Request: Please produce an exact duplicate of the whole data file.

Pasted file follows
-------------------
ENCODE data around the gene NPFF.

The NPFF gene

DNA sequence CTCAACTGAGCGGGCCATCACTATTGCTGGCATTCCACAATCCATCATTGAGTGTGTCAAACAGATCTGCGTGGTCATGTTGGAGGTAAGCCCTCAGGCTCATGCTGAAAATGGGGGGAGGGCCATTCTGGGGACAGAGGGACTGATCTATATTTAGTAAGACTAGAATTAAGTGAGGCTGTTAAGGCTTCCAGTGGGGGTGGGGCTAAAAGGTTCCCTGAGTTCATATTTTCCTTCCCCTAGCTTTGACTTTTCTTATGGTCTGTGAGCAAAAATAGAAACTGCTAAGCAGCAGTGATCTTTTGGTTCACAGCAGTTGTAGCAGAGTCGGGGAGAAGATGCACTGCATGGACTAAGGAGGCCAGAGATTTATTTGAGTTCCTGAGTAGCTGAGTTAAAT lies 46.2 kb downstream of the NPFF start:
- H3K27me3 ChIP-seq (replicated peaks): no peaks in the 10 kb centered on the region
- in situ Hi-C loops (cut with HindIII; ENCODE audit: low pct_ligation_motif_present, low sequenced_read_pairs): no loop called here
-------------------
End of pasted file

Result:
ENCODE data around the gene NPFF.

The NPFF gene

DNA sequence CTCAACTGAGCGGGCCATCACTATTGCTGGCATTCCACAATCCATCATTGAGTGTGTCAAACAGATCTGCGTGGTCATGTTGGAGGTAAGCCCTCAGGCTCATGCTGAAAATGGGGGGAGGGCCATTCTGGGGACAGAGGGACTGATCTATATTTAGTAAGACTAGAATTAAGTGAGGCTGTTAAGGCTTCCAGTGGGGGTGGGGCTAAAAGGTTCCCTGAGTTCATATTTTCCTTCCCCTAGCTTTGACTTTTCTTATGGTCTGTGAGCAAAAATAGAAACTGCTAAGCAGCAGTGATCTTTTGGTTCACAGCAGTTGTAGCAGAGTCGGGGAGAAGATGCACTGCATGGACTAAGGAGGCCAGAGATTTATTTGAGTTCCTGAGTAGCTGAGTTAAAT lies 46.2 kb downstream of the NPFF start:
- H3K27me3 ChIP-seq (replicated peaks): no peaks in the 10 kb centered on the region
- in situ Hi-C loops (cut with HindIII; ENCODE audit: low pct_ligation_motif_present, low sequenced_read_pairs): no loop called here